• /boot - contains kernel image and configuration, it's important if you need to restore your system
• /root - root's home is like any other user's home, make sure you include this directory

Depending on the level of catastrophe you're trying to avoid, you may also want to include a backup of /usr, where a big part of software is installed.

These folders should be indicated in the configuration of backup-manager. The idea is to run backup-manager once (or more) every day using a tarball-incremental configuration to generate tarballs of all of the folders you chose to backup and place them in a separate partition or disk where no one else can touch.

And now, the best part comes: uploading it to an offsite location. Lots of things can go wrong with your server or datacenter. You never know. My point is that you can't trust that everything you put in your server is kept there forever, and that there will be no problems at the datacenter, or in the server's disk, or whatever. Just assume that your datacenter is not a reliable place to keep files in a persistent way. You'd better copy your backups and take them out of there asap. It's a mistake to keep all of the backups in your remote server. Just bring them home. It's not that hard.

To bring my backups home, I use rsync. As you can imagine, my backup system doesn't require any kind of human intervention, but this brings up a security issue, because rsync must be able to authenticate to the other end automatically. Sure, we have public key authentication between 2 linux systems, but I don't want to open that can of worms to the rest of the world, if you know what I mean. I tend not to trust very much on having passwordless authentication on my server. It would be really bad if someone was able to grab one of my keys and have immediate access to one of the shells at my server. To fix this, I created a security policy consisting of 3 rules:

• Passwordless authentication will be made only on my home server. This means that my remote server at the datacenter will connect to my home server, and not the contrary. I made it this way because my home server is most likely not very interesting to hack into, and doing so would really not have terrible effects. It would just be a pain in the ass.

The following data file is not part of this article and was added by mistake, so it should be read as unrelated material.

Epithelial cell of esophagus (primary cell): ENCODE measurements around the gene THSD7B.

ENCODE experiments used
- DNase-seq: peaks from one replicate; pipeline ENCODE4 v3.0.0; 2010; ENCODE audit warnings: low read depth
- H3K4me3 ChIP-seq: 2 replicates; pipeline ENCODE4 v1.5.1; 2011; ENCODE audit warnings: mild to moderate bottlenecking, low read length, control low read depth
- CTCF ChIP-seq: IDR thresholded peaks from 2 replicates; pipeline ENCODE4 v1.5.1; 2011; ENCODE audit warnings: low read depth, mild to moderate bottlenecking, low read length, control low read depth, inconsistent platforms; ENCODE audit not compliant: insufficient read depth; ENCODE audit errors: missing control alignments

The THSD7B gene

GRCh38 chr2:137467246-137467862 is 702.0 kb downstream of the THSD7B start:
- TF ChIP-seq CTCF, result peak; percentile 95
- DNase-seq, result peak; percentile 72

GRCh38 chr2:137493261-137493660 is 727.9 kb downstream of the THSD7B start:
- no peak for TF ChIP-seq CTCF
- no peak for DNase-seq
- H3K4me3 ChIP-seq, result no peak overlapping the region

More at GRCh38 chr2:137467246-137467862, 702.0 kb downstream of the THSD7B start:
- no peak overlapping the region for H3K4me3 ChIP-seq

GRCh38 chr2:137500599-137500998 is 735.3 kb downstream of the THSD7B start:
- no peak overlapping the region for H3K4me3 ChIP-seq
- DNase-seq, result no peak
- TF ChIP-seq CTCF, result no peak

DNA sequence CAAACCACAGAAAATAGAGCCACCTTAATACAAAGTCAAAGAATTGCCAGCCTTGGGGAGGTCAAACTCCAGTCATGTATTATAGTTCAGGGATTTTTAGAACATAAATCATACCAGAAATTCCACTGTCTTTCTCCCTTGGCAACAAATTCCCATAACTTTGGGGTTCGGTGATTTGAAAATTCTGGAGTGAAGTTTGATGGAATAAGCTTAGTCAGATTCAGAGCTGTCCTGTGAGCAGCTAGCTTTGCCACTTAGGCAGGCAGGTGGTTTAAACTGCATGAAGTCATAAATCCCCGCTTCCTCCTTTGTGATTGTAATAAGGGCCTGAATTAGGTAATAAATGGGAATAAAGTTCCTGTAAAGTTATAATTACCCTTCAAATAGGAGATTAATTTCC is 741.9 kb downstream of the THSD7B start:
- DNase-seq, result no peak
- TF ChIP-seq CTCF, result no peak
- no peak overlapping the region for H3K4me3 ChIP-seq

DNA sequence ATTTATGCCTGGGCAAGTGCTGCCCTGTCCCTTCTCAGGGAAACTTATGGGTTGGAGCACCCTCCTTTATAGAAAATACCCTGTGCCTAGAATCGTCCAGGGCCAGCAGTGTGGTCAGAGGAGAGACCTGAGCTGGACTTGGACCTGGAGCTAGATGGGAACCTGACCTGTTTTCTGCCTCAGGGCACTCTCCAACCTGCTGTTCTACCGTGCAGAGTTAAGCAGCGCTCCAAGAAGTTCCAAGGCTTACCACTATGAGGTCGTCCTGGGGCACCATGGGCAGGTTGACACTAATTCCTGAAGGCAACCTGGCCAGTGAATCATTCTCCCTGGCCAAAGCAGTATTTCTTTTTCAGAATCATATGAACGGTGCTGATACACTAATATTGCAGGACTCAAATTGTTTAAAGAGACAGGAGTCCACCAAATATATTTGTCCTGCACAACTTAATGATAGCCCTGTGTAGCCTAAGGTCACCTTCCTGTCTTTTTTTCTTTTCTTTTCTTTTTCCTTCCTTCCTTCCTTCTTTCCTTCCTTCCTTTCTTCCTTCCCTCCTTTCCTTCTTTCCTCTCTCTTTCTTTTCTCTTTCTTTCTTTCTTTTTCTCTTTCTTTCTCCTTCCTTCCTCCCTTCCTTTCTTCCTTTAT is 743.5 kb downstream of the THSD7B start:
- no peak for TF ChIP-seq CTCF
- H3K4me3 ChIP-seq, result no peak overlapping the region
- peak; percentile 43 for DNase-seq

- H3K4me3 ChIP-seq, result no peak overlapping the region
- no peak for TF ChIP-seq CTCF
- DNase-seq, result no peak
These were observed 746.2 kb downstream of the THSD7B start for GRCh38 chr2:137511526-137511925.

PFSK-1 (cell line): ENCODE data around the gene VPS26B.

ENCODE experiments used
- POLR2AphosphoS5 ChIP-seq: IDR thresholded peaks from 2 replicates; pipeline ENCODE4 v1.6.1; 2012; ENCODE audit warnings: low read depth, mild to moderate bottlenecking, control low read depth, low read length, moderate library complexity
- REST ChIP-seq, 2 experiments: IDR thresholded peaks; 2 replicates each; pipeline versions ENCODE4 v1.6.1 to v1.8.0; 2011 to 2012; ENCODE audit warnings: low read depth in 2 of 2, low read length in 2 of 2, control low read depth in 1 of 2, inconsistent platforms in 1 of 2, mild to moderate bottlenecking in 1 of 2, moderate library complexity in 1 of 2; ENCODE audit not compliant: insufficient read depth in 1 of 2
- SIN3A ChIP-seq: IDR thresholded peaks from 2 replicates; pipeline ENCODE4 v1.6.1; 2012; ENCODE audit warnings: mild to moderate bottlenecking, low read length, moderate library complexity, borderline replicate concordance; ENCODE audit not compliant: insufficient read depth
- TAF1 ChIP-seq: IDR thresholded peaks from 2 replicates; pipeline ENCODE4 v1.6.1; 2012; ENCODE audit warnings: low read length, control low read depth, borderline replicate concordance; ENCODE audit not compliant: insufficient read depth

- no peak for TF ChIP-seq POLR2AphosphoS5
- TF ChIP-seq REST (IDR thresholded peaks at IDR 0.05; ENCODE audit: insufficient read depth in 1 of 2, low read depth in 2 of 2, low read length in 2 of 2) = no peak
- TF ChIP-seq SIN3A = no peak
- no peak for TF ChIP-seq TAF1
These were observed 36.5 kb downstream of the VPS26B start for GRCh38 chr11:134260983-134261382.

• Passwordless authentication only allows execution of a single specific rsync command that syncs remote (from datacenter) backups to my home server. This way, even if someone gains access to the key and authenticates to my home server, all they can do is simply run the rsync utility to pick up the new files from the remote server. Not very useful.
• Passwordless authentication is only allowed if the request is coming from my remote's server ip.

Of course that this is not 100% safe (not even close), but it surely makes an attacker's life much, much harder.

This is not a very complex set of rules to enforce; as you will see, it can be quickly made with a couple of commands. I will show you how to do this, and I will also teach you a clever trick that you can use for yourself to force the execution of any command you choose, not just rsync.

From now on, I will call my home server (offsite location) raspberrypi, and my dedicated server server1. Let's imagine that we're using an account named foo to manage backups in both machines.

So let's start with the first one. The first step is to setup passwordless authentication. To do this, we need to generate a pair of keys in server1. You can do this using ssh-keygen command. Let's store the keys inside our private .ssh directory (if it doesn't exist, create it and make sure permissions are set to 700).

foo@server1:~$cd .ssh foo@server1:~/.ssh$ ssh-keygen -f backups


Do not enter a passphrase (that's what makes authentication automatic, otherwise you would have to enter the passphrase everytime you wanted to use this key to authenticate). This command will create 2 files, backups and backups.pub. The pub file is the public key, the other is the private key. The private key is secret and should never leave server1. The next step is to make the public key known in raspberrypi. To do this, we will use ssh-copy-id command: